Why Candy Kittens went from 500 crowdfunding investors to just seven
9 min read
13 March 2017
The founders of Candy Kittens, Jamie Laing and Ed Williams, joined Real Business for Black Cab Entrepreneurs, discussing how the business has progressed since raising £300,000 on Seedrs – and the “weird” decision they made after it.
Like the health and fitness industry, the food space has seen a new boom, with everything from pop-ups to street markets and beyond. Candy Kittens, founded by Made In Chelsea star Jamie Laing and friend Ed Williams, is one such company capitalising on the loving embrace consumers have for new edible goods on the scene.
A bag of Candy Kittens costs more than your average bag of Haribo, and that’s because the company is out to forge and dominate a sector of its own – gourmet confectionery.
When Real Business first spoke to Laing and Williams at the end of 2015, the pair were in the midst of a crowdfunding round on Seedrs seeking a £300,000 investment and, at the time, they had secured a third of the capital.
Joining us for our latest Black Cab Entrepreneurs interview in the back of a taxi for a cruise around London this month, however, the Candy Kittens founders revealed the investment was a success – though they made a “weird” decision afterwards.
Recalling the campaign, Williams said: “It was really awesome. We hit the target and raised the total we needed, which was really exciting – then we did something quite weird.
“There were 500 investors through Seedrs but we realised that about 80 per cent of the money was coming from seven people of that 500.
“We looked at that and said ‘it makes a lot more sense for us on an admin basis to take seven shareholders rather than 500’.”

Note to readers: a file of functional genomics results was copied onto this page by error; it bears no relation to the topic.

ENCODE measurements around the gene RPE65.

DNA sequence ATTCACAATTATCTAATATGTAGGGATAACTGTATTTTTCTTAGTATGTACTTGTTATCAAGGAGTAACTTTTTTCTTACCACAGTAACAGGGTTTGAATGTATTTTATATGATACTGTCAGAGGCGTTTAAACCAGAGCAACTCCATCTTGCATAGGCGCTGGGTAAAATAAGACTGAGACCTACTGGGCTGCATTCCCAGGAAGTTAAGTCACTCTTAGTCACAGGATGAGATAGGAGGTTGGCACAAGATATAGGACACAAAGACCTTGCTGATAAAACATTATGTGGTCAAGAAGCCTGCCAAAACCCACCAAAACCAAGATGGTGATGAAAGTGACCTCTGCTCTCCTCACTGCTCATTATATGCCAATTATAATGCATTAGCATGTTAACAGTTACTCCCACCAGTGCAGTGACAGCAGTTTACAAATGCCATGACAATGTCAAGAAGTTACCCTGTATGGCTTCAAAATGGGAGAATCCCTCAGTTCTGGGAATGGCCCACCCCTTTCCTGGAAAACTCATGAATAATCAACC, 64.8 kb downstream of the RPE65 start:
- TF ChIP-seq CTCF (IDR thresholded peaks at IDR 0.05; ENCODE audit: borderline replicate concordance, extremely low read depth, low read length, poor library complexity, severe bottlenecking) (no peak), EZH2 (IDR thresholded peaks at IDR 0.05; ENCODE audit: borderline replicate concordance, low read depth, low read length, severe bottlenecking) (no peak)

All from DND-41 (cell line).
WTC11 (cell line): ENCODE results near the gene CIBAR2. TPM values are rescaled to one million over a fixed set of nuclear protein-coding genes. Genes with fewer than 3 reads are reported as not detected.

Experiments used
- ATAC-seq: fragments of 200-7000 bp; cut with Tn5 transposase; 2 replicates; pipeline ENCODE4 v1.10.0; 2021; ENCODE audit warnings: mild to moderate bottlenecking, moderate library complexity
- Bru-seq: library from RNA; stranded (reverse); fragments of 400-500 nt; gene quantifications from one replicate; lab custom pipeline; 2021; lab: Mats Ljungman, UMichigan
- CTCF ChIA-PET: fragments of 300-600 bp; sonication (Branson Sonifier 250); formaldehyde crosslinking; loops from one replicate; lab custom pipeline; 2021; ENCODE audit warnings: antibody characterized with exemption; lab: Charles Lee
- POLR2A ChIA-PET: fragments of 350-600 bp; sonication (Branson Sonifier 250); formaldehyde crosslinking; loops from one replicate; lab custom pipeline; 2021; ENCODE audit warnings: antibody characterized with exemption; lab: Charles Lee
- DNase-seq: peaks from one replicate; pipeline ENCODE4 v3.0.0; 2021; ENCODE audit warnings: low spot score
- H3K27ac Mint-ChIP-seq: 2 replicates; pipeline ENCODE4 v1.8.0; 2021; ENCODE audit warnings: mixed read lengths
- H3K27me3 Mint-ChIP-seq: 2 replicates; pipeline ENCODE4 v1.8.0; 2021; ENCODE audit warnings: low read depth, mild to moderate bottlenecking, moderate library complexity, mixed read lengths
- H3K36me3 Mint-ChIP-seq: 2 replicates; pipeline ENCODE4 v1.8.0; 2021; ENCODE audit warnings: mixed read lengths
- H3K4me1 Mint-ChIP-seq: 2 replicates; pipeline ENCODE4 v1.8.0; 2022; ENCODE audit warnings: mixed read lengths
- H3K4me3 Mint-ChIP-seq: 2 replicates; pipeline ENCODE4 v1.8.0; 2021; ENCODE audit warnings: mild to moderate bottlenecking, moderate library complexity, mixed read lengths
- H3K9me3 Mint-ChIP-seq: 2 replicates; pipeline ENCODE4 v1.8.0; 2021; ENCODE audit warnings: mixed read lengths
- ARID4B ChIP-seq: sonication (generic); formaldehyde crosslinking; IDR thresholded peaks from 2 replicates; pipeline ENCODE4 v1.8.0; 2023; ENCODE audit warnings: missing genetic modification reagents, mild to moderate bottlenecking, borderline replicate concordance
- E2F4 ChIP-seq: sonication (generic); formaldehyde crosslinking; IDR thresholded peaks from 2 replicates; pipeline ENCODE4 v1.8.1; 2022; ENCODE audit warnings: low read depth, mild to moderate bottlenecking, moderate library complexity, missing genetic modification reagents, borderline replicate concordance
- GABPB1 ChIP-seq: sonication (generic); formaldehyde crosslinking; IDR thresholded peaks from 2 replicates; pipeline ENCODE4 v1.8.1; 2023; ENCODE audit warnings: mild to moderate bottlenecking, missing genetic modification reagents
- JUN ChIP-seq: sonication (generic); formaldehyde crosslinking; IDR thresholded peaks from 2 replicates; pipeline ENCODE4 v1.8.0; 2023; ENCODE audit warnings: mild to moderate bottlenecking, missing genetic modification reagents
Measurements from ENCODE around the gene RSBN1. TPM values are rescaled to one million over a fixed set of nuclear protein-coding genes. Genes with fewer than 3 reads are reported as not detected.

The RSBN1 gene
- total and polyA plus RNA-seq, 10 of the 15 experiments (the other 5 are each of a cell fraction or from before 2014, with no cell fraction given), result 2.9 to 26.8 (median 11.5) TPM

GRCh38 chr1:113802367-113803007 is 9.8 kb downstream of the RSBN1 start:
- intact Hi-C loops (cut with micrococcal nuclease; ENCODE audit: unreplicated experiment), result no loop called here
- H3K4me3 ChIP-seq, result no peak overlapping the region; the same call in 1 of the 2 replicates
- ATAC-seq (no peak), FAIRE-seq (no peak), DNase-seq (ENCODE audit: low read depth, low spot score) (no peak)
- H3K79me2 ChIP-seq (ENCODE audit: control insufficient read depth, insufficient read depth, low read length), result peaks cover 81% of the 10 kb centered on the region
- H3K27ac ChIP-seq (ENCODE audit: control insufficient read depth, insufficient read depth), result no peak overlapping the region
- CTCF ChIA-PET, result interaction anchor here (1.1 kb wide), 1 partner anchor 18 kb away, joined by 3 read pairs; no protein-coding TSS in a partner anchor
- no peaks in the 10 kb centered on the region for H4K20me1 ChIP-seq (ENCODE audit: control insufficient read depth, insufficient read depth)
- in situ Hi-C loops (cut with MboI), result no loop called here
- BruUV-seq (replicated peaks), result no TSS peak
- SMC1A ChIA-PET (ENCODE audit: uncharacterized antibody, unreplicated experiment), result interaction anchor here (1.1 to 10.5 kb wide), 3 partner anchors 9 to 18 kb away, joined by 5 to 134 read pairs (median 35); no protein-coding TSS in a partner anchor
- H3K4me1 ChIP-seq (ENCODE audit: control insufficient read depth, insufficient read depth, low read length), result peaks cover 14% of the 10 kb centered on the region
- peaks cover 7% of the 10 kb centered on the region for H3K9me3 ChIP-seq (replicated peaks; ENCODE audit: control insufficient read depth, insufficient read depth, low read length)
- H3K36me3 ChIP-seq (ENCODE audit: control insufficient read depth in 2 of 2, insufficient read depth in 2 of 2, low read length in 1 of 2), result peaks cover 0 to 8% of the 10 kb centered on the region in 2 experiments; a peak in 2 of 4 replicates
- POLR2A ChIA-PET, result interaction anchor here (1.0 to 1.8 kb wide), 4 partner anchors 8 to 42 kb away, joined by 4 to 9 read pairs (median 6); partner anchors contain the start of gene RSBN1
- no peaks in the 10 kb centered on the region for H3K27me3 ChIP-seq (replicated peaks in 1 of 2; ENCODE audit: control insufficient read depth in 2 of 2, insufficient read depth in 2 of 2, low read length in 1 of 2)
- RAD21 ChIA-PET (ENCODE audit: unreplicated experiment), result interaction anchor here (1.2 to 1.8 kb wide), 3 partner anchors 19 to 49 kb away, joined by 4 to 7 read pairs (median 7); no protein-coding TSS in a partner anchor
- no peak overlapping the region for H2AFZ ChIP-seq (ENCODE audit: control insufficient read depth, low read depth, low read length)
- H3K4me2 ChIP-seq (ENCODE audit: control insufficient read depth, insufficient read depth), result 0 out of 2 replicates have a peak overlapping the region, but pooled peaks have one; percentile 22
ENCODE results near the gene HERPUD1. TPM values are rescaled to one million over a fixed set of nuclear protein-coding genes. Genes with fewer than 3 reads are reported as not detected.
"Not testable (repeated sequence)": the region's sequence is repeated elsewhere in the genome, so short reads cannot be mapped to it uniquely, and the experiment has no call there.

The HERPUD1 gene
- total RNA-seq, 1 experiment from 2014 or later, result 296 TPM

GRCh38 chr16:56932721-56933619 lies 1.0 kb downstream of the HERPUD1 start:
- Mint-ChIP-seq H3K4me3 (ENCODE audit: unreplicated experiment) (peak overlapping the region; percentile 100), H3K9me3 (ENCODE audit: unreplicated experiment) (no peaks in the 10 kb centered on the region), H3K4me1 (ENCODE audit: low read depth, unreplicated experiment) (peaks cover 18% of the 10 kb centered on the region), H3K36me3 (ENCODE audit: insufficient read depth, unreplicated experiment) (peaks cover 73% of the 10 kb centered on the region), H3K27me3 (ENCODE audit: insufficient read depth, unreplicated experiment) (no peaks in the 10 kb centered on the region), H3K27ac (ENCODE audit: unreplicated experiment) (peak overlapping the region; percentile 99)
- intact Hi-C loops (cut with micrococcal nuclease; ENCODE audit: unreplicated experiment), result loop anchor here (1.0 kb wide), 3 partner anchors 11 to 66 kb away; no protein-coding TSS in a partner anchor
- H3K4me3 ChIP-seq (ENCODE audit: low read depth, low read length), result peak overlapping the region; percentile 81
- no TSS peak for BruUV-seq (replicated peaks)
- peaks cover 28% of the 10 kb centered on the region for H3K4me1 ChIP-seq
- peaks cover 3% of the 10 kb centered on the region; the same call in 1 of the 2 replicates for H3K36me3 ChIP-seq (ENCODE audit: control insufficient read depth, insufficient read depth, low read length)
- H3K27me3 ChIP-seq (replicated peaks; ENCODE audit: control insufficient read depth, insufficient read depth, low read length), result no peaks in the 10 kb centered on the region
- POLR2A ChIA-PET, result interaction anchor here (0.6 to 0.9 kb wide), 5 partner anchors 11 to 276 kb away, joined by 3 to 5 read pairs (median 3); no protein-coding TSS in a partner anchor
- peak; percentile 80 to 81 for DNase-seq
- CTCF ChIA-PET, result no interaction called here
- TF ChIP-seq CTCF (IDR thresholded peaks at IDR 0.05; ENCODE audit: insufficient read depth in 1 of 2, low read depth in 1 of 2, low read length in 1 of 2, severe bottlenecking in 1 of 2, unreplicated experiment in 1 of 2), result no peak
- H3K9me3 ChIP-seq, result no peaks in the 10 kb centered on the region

Making a pitch for the standout seven, Laing and Williams proposed that they increase their amounts accordingly to remove the other 500 investors from the equation.
“We said ‘we can just have you guys as shareholders and be a smaller, tight knit community’ and they all said yes straight away, so we actually closed the crowdfunding early,” Williams detailed.
“As a thank you, we gave everybody who had invested their money back and a load of sweets and kept them on board as brand ambassadors. And with this smaller group of shareholders, we’ve got a really great group of people from interesting trades.”
As Candy Kittens has evolved, with funding and developments such as a rebrand taking place, new people have joined, but Laing said the one consistent thing is that the team has remained young.
“I’m 28 and I’m the eldest, followed by Ed, who’s 27. It’s strange, but when you start to get older, you don’t realise that you don’t know about trends and it’s really hard to keep on top of them,” Laing said.
“So having a young team means they always know what’s going on and that’s key for the business, because we keep on top of that every single time.”
Find out what the pair said during our Black Cab Entrepreneurs Q&A in the video below:
Live events have been on the agenda for the business, with the Foodies Festival among them. In keeping with observing trends through the team’s youth, food festivals help Candy Kittens to connect with consumers who actively seek new products.